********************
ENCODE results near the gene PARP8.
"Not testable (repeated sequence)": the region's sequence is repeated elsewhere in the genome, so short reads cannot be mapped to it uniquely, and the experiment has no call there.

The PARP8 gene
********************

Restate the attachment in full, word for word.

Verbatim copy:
ENCODE results near the gene PARP8.
"Not testable (repeated sequence)": the region's sequence is repeated elsewhere in the genome, so short reads cannot be mapped to it uniquely, and the experiment has no call there.

The PARP8 gene